Another aspect of the present invention provides a network access point for admitting a data flow to a multiple access data network. The apparatus includes a receiver for receiving a service request having Quality of Service (QoS) requirements from a network node, at least one processor for calculating an effective bandwidth required by the data flow corresponding to the service request based on an average packet size of the data flow and for determining a capacity of the network based on a number of transmitting nodes in the network, an admission controller for admitting the data flow relating to the service request to the network provided that the network has sufficient capacity to accommodate the effective bandwidth required by the data flow and a transmitter to transmit grant of admission to the network node.

Yet another aspect of the present invention provides a communication system, including a multiple access data network, a plurality of network nodes capable of communicating via the network and at least one access point coupled to the multiple access data network. An access point includes a receiver for receiving a service request having Quality of Service (QoS) requirements from a network node, at least one processor for calculating an effective bandwidth required by a dataflow corresponding to the service request based on an average packet size of the data flow and for determining a capacity of the network based on a number of transmitting nodes in the network, an admission controller for admitting to the network, the data flow relating to the service request provided that the network has sufficient capacity to accommodate the effective bandwidth required by the data flow and a transmitter to transmit grant of admission to the network node.

BRIEF DESCRIPTION OF THE DRAWINGS

Embodiments of the present invention are described hereinafter, by way of example only, with reference to the accompanying drawings in which:

FIG. 1 is a graph showing typical performance characteristics of a WLAN;

FIG. 2 is a graph showing the effect of data packet size on WLAN capacity;

FIG. 3 is a graph showing the effect of the number of transmitting nodes on WLAN capacity;

FIG. 4 is a flow diagram of a method for admission control of new traffic on a WLAN according to an embodiment of the present invention;

FIG. 5 is a flow diagram of a method for admission control of new traffic on a WLAN according to an embodiment of the present invention; and

FIG. 6 is a block diagram of an architecture for implementation of the methods described hereinafter with reference to FIGS. 4 and 5.

DETAILED DESCRIPTION

For ease of explanation, a method, an apparatus and a system are described hereinafter with specific reference to a Wireless Local Area Network (WLAN). However, it is not intended that the embodiments of the present invention are so limited since the principles of the method and apparatus described hereinafter have general applicability to other kinds of networks that exhibit similar characteristics to WLAN's. For example, embodiments of the invention are also applicable to Home Phoneline Networking Alliance (HPNA) networks, which comprise wired networks possessing similar performance characteristics to WLAN's. Specifically, HPNA networks have a prioritized MAC, multiple transmission rates and a long preamble. Another example is HomePlug Powerline Alliance (HomePlug), which currently has no QoS support but which is likely to standardize on a similar QoS mechanism in the future. The method, apparatus and system described hereinafter have application to multi-class multiple-access LAN's incorporating QoS support.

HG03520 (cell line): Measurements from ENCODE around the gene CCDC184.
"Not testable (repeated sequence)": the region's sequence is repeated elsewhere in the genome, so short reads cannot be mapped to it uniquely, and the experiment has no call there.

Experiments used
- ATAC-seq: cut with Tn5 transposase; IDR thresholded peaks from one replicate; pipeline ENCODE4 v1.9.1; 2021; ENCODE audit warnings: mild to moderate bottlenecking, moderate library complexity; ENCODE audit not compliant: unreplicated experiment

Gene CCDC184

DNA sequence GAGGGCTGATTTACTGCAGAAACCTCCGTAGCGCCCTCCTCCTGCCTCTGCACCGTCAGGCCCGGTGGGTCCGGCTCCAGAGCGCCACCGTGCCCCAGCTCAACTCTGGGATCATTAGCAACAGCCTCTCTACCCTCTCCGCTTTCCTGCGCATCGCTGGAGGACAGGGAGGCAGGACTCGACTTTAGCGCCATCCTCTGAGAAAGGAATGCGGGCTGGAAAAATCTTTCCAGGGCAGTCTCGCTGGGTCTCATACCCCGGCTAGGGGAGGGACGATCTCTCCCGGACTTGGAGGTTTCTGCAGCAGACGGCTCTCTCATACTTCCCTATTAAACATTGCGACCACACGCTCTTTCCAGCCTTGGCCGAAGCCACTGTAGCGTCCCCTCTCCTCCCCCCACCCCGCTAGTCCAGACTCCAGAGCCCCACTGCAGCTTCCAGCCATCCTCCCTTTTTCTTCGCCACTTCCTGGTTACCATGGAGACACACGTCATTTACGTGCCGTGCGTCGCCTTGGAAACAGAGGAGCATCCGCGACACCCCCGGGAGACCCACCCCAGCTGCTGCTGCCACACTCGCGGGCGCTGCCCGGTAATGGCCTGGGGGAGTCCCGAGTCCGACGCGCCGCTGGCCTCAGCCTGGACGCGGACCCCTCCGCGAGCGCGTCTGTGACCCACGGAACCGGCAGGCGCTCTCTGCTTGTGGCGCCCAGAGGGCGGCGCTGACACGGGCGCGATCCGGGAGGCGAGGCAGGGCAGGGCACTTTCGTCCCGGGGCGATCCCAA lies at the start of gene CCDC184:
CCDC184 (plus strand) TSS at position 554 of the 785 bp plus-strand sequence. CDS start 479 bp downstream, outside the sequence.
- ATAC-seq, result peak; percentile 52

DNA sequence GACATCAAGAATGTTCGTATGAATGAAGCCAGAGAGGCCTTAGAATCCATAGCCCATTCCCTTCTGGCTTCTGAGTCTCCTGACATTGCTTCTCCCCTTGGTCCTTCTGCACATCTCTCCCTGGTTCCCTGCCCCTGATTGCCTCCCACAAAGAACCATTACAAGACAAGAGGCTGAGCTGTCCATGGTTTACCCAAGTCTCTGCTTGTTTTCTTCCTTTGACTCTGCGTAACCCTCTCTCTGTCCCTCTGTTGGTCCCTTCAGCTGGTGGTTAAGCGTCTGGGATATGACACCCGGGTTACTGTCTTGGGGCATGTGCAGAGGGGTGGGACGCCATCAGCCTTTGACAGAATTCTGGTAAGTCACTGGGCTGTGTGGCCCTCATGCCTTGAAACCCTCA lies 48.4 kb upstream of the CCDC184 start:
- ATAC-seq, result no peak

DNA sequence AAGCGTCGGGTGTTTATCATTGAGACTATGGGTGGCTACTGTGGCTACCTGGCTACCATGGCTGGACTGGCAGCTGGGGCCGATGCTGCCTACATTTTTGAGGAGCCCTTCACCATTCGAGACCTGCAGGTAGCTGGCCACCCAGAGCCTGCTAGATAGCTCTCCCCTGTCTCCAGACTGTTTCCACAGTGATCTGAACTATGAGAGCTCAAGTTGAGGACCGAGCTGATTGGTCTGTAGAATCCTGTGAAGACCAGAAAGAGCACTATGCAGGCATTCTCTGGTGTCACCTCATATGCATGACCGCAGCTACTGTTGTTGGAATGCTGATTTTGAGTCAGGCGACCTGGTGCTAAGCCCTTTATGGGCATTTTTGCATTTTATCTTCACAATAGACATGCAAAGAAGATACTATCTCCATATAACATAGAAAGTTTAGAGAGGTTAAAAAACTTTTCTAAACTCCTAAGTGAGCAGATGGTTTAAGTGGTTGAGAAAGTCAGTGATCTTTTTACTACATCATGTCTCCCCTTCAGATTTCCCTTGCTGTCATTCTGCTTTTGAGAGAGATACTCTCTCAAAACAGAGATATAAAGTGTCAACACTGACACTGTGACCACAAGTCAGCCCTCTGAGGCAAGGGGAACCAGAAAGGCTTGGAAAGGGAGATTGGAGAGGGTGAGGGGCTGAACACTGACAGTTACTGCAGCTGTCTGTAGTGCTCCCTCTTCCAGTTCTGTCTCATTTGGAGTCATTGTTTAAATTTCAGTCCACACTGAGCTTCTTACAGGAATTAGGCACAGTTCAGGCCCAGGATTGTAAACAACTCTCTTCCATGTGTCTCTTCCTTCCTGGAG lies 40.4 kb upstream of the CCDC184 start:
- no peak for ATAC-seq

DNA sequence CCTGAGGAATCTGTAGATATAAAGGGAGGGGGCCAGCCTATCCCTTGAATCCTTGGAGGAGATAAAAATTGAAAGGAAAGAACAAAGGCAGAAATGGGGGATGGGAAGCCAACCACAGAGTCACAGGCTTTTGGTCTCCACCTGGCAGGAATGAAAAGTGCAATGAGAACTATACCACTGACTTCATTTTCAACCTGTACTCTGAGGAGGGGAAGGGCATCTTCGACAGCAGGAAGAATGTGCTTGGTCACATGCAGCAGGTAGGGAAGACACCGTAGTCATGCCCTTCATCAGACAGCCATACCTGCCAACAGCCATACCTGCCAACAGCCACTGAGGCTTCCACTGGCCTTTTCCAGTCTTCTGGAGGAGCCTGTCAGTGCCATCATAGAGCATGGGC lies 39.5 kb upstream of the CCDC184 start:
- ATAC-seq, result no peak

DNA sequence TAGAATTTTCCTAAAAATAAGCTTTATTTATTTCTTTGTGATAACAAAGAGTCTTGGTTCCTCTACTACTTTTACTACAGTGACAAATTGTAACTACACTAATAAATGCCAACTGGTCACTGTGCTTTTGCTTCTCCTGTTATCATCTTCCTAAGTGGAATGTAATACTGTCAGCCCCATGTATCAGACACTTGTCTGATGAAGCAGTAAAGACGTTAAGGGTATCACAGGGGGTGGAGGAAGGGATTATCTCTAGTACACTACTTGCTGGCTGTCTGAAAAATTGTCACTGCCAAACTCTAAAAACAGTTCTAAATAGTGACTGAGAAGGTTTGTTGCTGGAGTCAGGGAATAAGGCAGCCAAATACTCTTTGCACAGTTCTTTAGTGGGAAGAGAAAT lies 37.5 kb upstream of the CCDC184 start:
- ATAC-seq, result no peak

A typical performance characteristic of a multiple access WLAN is shown in FIG. 1, which is a graph of mean delay as a function of offered load. As the offered load progressively increases, the mean delay increases gradually up until a threshold 110 (indicated by a vertical dotted line) is reached, after which the delay increases sharply (in a substantially vertical manner). The threshold 110 is referred to as the capacity of the network. As long as high priority traffic is restricted to within the network capacity, the QoS characteristics of the network are satisfactory or good, and the network is considered to be offering a controlled load service. A prioritized WLAN can thus prevent the best effort traffic from affecting high priority flows. Other QoS characteristics such as jitter are affected in a similar manner as mean delay. The purpose of admission control is to guarantee QoS by ensuring that the offered load remains below the capacity of the network. However, the network capacity is not constant, and the admission control algorithm and apparatus thus need to take variations in capacity into account. Network capacity is affected by the following factors: